Author Topic: How do you define a 'hypo'?  (Read 101 times)

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Offline GrammaBear

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How do you define a 'hypo'?
« on: 09 January 2019, 09:36:52 PM »
Recently I saw my GP for my diabetic check and mentioned to her that I had been bothered by what seemed to me to be too many hypos.  She suggested that I allow my blood sugar to run a bit higher for several weeks, to perhaps get some "awareness" back.  I did as she suggested and set the "low" alert on my cgm at 80 (4.4).  Prior to seeing the GP, I had the low alert at 65 (3.6).  How do you peeps define a hypo?  Is it different for each person with diabetes or is it set by your doctor?
Sometimes I can treat a hypo quickly and other times it seems to take forever to get the numbers to begin to rise.  I wish I could avoid a hypo altogether as I often get a headache with them.  Thank you for your comments.
Type 1
Tandem Tslim pump Oct 2015
Dexcom G5 CGM Sep 2007
A1C 6.3% ~ Sep 2018

Offline Liam

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Re: How do you define a 'hypo'?
« Reply #1 on: 09 January 2019, 10:31:17 PM »
I treat anything under 4. That isn't a "true hypo" as non-diabetics can get lower and be fine. It is just the lowest number I'm willing to see. It matches the guidelines that my doctors, nurses and members here would suggest.

If I have IOB and test in the 4-5 range I'll either put a minus temp basal on or eat something, sometimes even both. I do that more by instinct than hard and fast rules.

At the end of last year I stopped feeling hypos as sure as I had. I even tested in the 2-3 range a lot of times without feeling it.

I raised my target BG by myself. The next visit to the nurse I told her about it and she suggested I up my target even more. I'm talking 7 during the day and 10+ overnight.

That seems overboard but running that high isn't going to kill you overnight, but a hypo might.

I've been lucky and stopping almost all hypos for a couple months has lead to me getting clear warnings in the 3-4 range again.

I've now lowered my targets again. Not quiet as tight as before but hopefully the right range to be safe and to get a 'good" Hb1Acs next set of bloods.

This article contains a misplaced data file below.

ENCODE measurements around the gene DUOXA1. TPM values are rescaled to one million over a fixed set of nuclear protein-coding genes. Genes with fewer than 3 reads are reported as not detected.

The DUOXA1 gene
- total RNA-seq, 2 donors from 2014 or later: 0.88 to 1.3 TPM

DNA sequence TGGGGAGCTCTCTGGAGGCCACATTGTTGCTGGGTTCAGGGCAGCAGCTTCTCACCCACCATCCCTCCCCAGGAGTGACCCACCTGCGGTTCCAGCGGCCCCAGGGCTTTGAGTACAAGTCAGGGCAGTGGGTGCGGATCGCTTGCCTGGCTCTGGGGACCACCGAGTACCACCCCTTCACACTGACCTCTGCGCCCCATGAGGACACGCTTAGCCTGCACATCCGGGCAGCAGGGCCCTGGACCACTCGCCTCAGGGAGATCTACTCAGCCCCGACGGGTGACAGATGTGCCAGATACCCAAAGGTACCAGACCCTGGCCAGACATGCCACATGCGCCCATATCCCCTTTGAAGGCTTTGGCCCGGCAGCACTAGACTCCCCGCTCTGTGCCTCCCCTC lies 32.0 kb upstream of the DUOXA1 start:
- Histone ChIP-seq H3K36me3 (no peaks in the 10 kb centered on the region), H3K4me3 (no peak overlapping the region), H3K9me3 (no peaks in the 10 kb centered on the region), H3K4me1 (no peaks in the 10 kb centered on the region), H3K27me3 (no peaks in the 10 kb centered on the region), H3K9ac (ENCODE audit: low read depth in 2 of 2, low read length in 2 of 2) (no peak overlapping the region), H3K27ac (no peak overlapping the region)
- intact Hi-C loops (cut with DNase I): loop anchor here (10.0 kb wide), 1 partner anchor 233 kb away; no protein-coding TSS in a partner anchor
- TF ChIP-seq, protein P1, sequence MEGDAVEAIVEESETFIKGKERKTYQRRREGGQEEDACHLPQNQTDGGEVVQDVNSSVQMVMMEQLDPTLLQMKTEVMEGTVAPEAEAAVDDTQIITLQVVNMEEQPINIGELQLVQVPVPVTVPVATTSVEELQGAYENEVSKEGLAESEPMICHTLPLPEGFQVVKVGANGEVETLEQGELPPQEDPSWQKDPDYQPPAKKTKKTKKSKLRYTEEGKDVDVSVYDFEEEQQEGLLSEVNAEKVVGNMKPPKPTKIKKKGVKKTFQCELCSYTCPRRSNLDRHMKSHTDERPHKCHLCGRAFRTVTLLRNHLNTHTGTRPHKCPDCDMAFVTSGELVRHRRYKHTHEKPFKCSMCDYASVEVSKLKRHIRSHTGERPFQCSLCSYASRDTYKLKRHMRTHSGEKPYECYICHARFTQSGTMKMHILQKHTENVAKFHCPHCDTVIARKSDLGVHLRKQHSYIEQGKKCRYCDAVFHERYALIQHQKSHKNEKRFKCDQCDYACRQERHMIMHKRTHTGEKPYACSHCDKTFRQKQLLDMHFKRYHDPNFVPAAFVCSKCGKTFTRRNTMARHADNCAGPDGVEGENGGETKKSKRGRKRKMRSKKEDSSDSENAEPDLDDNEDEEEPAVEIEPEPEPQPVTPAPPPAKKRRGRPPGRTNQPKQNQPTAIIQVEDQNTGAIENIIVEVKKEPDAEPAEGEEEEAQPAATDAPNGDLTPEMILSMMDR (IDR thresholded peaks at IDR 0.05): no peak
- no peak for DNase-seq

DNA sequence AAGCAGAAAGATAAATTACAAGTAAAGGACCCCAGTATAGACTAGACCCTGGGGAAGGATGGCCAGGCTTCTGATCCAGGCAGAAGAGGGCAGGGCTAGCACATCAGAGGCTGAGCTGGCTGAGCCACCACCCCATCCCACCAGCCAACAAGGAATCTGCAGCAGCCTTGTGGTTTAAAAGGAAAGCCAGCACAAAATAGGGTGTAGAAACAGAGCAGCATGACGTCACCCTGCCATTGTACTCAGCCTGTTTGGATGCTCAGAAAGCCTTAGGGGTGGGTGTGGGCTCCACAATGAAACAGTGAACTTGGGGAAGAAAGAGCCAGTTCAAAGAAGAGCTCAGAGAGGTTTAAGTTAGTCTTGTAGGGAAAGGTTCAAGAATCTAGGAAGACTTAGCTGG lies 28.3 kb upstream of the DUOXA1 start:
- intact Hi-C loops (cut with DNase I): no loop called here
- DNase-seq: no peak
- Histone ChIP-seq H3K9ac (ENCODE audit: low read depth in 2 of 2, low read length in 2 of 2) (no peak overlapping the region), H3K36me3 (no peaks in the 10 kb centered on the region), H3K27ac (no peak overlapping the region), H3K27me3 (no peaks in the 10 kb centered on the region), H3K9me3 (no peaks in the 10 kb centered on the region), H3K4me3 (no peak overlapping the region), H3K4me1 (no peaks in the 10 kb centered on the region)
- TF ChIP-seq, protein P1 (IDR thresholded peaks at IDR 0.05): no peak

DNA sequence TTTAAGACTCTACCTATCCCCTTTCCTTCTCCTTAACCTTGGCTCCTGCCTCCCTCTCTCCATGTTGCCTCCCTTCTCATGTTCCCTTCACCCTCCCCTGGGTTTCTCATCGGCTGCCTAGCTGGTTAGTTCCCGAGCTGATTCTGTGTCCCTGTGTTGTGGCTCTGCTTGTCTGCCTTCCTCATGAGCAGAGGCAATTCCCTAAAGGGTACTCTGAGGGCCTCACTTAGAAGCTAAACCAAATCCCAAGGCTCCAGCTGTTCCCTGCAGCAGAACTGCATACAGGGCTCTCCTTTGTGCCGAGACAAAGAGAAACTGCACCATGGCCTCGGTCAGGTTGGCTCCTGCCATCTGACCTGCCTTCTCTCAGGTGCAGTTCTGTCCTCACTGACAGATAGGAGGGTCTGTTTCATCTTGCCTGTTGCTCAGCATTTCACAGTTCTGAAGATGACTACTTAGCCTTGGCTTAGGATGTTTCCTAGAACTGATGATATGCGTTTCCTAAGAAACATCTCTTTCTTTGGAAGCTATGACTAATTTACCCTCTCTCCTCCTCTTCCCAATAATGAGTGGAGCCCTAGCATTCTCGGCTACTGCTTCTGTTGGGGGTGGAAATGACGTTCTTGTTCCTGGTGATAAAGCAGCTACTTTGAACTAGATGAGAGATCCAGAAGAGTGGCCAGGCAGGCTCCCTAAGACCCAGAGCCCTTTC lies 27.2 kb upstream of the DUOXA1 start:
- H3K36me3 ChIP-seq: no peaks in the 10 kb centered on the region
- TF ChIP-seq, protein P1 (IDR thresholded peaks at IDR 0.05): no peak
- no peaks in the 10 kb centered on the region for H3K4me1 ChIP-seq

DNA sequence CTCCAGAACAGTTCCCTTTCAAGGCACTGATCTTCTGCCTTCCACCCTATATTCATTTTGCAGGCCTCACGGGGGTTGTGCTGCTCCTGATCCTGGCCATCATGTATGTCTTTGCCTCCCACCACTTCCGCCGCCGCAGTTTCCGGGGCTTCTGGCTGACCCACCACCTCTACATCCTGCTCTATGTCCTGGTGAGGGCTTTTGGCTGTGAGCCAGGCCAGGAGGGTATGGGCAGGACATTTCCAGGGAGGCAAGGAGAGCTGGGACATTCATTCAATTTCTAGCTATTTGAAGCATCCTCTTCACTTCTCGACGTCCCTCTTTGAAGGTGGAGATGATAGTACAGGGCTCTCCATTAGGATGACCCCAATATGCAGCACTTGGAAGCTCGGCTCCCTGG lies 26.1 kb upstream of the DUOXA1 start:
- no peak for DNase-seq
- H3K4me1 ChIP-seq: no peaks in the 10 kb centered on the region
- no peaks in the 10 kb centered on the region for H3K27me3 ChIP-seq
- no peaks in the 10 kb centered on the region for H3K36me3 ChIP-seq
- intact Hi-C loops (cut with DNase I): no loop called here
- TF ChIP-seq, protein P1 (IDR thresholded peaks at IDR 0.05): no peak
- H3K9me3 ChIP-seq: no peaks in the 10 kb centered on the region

I hope my post gives some answers on my thoughts on the matter.
DX Type I 1994.    Novorapid Animas Vibe pump
HbA1c 3/10 10.2%, 7/10 8.1%, 12/10 7.5%.
2/11 7.8%, 8/11 8.6% 9/11 8.3%.
3/12 62 (7.8%). 10/12 67 (8.3%)
4/13 63 (7.9%) 6/13 59 (7.5%)
1/14 71 (8.6%) 7/14 59 (7.5%) 11/14 (6.7%)
3/15 56 (7.3%) 12/15 49 (6.6%)
Ramipril: 10mg Quetiapine: 550mg Metformin: 2000mg

Offline sedge

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Re: How do you define a 'hypo'?
« Reply #2 on: 10 January 2019, 12:10:22 AM »
That IS the 'cure' for hypo unawareness - you have to keep the higher BG for a few months before dropping it again but NOT as far down as 3.6 Kathy.  That is FAR too close to the point where it absolutely DOES affect the brain - ie 3.3 whether you can feel it or not.

Please do what Liam has suggested.

T1 DX 1972, pumping Novorapid 24/05/11

HbA1c - 7/07 8.7, 1/08 7.8, 9/08 8.4, 3/09 7.3, 7/09 7.2, 12/09 7.3, 11/10 8.1, 2/11 8.6, 9/11 6.5 2/12 6.4  5/12 50/6.7  11/12 52/6.9  01/13 46/6.4  06/16 46/6.4  12/16 45/6.4

Offline Lucy

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Re: How do you define a 'hypo'?
« Reply #3 on: 10 January 2019, 07:21:17 AM »
I think 4.4 still sounds a bit low, that sounds like the alert level for someone with good hypo awareness. In order to regain hypo awareness you have to be fixing the hypos earlier.

I consider a hypo to be below 4.0, but I have a small amount of carbs if I am under 5, to nudge my bg up and try to prevent the hypo.
Type: Lucy.
Lantus and Apidra. Metformin XR, Propanolol

Offline Pattidevans

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Re: How do you define a 'hypo'?
« Reply #4 on: 10 January 2019, 09:38:51 AM »
What everyone has said Kathy.  You definitely need to be aware when your BGs are dropping, particularly if they are dropping fast.  Set something over 5 as the alarm.  I don’t know exactly how CGMs function since I’ve only ever used the Libre, but if I was 5.5 and dropping fast, I’d treat with a small amount of slow carbs.

Type 1.  Mis-diagnosed T2 May 2003, finally had CPeptide test 15/7/11 and proper diagnosis 1/9/11.  Now pumping Apidra with Roche Spirit Combo pump. Hba1c 6.1 Sept 2017.  45 (6.3) April 2018.

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Offline GrammaBear

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Re: How do you define a 'hypo'?
« Reply #5 on: 10 January 2019, 02:42:39 PM »
Thank you to all who responded.  I have begun the process of raising my targets and adjusting my basal rates accordingly.  It does become worrisome when these hypos happen at night.  But I would rather be 'annoyed' by a hypo than the "alternative" of absolutely not knowing and suffer the dire consequences.  I appreciate the collective knowledge you all have shared with me.
Type 1
Tandem Tslim pump Oct 2015
Dexcom G5 CGM Sep 2007
A1C 6.3% ~ Sep 2018